More critically, the economic damage to Russia will likely be immense, and remain so for quite some time. The sanctions regime has choked off liquidity to the economy, creating the grounds for hyperinflation and a market collapse. Even if removed today, it will take months for the damage to be reversed, given their pernicious and pervasive consequences. However, many firms will simply avoid undertaking business within Russia, as evident with BP withdrawing from its US$25 billion venture with the Russian oil firm Rosneft.
Russia also faces other long-term, strategic consequences. For example, the European Union seems poised to wean itself off of Russian gas supplies and invest more heavily into nuclear and renewable resources. It has also been unexpectedly robust in other aspects of its response, from its decision to apply sanctions on Russia and to accept Ukrainian refugees to its willingness to fund lethal arms for Ukraine.
Yet perhaps the most significant change occurred within Germany. Chancellor Olaf Scholz has cast aside nearly 70 years of foreign policy orthodoxy, with the delivery of 1,000 anti-tank weapons and 500 Stinger missiles, alongside a defence spending increase of roughly 25 percent to meet the 2 percent of GDP NATO threshold (and a €100 billion special fund infusion for 2022). Even traditionally neutral countries like Sweden and Finland followed suit, promising significant arms deliveries to Ukraine.
This suggests Europe will be much more willing to consider collective action to deal with their problems and that all NATO members will be called upon to do more to ensure the region’s security and prosperity.
Which brings us to Canada. Throughout the crisis, Canada’s role has been mixed, alternating between leading and following allied efforts. In the weeks prior to the invasion, the Liberal government was criticized for its lacklustre support for Ukraine, initially only extending limited financial support and non-lethal aid. However, once the invasion occurred, it took a much harder line with the Kremlin. Canada seemed to be among the most vocal countries to call for banning Russia from the SWIFT transactional banking system, while pressing European allies to follow suit. Deputy Prime Minister Chrystia Freeland worked to convince US policy-makers to sanction Russian banks, which included circulating a paper on the imposition of such sanctions.
It has also promised $7 million in lethal aid, $25 million in protection military gear, and now short range anti-armour weapons and munitions. This however is a very small and modest contribution, especially compared to what other allies are providing. This is largely due to cutbacks and drawdowns over the past decade have forced the Canadian Armed Forces to divest itself of stockpiles that could be sent to assist Ukrainian forces in combat.
Similarly, there are limits to what Canada can provide in terms of military capability to assist in the defence of NATO members in the region. The government has announced 3,400 Canadian Armed Forces (CAF) personnel from across all branches of the service will be placed on stand-by for potential assignment to the NATO Response Force, as well as the immediate deployment of an artillery battery, electronic warfare personnel, a second frigate and an CP-140 Aurora multipurpose aircraft to Eastern Europe. While on the surface these contributions may seem significant, the actual capability it brings is much more limited.
Historically, Canada’s primary contribution to similar crises is usually its CF-18 Hornet fighter fleet, an option that seems unavailable at this time. The Royal Canadian Air Force (RCAF) has been particularly hard hit by severe understaffing, with its tactical fighters only at 50 percent availability rate. Moreover, Canada’s CF-18 fleet is nearing obsolescence and would serve little useful purpose in any serious conflict between NATO and Russia. Its replacement program remains unselected and the fleet-replacement process is stalled until the government selects a winning fighter.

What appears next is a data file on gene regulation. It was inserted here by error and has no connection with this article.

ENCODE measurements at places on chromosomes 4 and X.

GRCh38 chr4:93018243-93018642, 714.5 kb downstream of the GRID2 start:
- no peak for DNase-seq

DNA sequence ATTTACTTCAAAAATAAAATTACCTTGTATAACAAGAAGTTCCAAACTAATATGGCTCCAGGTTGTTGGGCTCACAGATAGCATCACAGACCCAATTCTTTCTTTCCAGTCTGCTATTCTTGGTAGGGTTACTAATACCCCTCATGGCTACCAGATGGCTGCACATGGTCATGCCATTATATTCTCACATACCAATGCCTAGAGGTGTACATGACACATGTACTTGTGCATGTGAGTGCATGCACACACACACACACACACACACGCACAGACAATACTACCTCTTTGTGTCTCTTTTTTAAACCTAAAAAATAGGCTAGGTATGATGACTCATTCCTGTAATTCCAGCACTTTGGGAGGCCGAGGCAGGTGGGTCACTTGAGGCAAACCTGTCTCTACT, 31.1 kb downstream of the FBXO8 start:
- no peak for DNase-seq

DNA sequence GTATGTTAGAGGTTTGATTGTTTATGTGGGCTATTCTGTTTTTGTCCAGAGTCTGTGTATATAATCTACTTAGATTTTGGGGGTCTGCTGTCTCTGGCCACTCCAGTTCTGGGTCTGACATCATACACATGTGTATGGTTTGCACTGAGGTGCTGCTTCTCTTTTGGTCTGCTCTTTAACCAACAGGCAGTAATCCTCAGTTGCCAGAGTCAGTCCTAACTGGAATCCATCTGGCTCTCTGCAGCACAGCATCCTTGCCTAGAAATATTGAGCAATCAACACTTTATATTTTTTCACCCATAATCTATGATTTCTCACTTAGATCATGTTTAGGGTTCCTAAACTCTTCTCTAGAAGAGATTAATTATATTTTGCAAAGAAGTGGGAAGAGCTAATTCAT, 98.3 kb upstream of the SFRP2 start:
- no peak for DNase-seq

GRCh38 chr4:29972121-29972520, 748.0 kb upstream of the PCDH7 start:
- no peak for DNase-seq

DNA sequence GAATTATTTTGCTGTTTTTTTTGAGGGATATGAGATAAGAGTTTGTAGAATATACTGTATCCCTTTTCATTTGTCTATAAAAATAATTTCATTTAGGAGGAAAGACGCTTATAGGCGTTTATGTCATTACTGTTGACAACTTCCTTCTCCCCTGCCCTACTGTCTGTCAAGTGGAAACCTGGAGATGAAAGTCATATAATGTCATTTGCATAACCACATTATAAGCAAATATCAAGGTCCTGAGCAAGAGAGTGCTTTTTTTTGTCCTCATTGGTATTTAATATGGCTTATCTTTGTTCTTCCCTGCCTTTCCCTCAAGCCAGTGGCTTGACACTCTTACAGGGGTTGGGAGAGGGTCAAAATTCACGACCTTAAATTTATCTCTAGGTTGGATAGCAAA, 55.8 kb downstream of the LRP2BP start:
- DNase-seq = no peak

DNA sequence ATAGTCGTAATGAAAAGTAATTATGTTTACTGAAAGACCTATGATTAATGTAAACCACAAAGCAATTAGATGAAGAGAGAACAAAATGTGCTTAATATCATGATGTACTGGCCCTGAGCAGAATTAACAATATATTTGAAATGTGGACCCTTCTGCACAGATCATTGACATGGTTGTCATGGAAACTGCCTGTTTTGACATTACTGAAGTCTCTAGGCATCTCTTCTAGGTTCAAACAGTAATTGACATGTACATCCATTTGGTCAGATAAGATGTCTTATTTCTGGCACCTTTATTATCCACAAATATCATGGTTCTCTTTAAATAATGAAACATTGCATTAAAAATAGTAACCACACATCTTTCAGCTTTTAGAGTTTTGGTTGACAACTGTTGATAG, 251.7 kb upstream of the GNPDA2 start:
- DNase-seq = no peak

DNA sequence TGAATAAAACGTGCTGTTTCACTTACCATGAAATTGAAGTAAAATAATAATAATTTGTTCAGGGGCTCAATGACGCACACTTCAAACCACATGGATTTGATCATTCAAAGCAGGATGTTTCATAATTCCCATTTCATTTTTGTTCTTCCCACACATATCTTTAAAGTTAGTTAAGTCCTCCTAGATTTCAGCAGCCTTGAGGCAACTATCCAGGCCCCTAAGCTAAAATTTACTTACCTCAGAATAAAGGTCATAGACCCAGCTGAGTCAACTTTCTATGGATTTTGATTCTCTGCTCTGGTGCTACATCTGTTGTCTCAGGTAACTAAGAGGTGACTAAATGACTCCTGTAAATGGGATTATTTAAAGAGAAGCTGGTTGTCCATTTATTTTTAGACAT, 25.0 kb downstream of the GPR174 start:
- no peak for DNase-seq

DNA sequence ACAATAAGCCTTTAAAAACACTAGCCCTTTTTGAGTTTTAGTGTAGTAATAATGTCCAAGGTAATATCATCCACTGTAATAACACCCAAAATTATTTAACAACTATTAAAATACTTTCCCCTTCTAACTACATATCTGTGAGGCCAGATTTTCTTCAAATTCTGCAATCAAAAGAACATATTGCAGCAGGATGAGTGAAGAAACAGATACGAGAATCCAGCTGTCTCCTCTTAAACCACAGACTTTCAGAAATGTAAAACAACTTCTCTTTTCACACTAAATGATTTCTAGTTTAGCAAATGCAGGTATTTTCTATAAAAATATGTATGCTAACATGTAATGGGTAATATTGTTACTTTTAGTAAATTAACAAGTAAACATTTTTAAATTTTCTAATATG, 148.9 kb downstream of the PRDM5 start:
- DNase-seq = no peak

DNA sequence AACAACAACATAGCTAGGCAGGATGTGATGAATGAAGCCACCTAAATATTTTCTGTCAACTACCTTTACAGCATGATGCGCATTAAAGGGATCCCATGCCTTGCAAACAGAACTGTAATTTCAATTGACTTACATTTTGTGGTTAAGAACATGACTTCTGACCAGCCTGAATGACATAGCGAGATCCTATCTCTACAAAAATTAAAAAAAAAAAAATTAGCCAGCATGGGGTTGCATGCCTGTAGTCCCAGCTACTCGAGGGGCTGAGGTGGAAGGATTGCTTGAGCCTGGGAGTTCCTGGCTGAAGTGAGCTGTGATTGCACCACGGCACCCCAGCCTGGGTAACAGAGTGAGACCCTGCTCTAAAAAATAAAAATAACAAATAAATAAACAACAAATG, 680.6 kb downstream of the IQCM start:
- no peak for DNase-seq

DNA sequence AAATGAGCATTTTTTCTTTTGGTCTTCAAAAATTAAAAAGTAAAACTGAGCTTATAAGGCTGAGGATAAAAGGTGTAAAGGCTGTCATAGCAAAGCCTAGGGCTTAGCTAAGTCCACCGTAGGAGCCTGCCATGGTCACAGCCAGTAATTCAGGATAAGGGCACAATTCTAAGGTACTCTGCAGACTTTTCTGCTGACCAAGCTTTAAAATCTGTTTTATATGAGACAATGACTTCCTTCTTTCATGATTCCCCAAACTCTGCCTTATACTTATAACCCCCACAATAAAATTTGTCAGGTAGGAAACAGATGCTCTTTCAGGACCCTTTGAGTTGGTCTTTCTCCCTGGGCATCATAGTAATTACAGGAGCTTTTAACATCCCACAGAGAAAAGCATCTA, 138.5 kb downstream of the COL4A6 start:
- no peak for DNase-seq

Canada’s ability to deploy the 3,400 CAF personnel rapidly and with capabilities to potentially operate in a high-intensity conflict environment is also fraught with challenges. When it comes to any ground component, the Canadian army does not possess any advanced anti-air capabilities, which would leave them vulnerable to strikes by aircraft, helicopters and drones; all of which have been observed in Ukraine.
Moreover, Canada has significant limitations in its ability to provide modern command and control and ISR capabilities for any formations to be assigned to the NATO Response Force. When Canada deployed its battalion-sized (500 soldiers) Enhanced Forward Presence to Latvia in 2015, it required a full year to acquire these capabilities so the formation could operate successfully in the field. The CAF’s potential deployment to the NATO Response Force would face similar challenges. If the earlier analysis of Western ISR’s role in the conflict is accurate, any deployed forces will require extensive upgrades and reorganization to take advantage of these opportunities.
Over the coming years, Canada will likely face pressure to significantly increase its defence spending beyond the current 1.2-1.4 percent of GDP if it has any desire to play a useful role in transatlantic security going forward.
While only days into the crisis, Russia’s 2022 invasion of Ukraine has already upended strategic thinking around foreign policy, defence, energy security, and beyond. It has laid bare the disconnect between many states in their security environments, their defence and foreign policies, and how they are resourced. While it was unlikely that diplomacy could have dissuaded Vladimir Putin from invading Ukraine, the invasion has forced leaders to develop a much more clear-eyed view of the potential threat posed by their neighbour.
Canada needs to fully appreciate and understand these major policy shifts and react accordingly. The government must resist its frequent policy of announcing largely empty symbolic gestures and instead pursue a major foreign and defence policy reorientation that better addresses the new geostrategic landscape. While nothing is certain, this much is clear: Canada and its allies have played an important role and can continue to do so if they continue to readjust their previously inert thinking.
Richard Shimooka is a Senior Fellow at the Macdonald-Laurier Institute.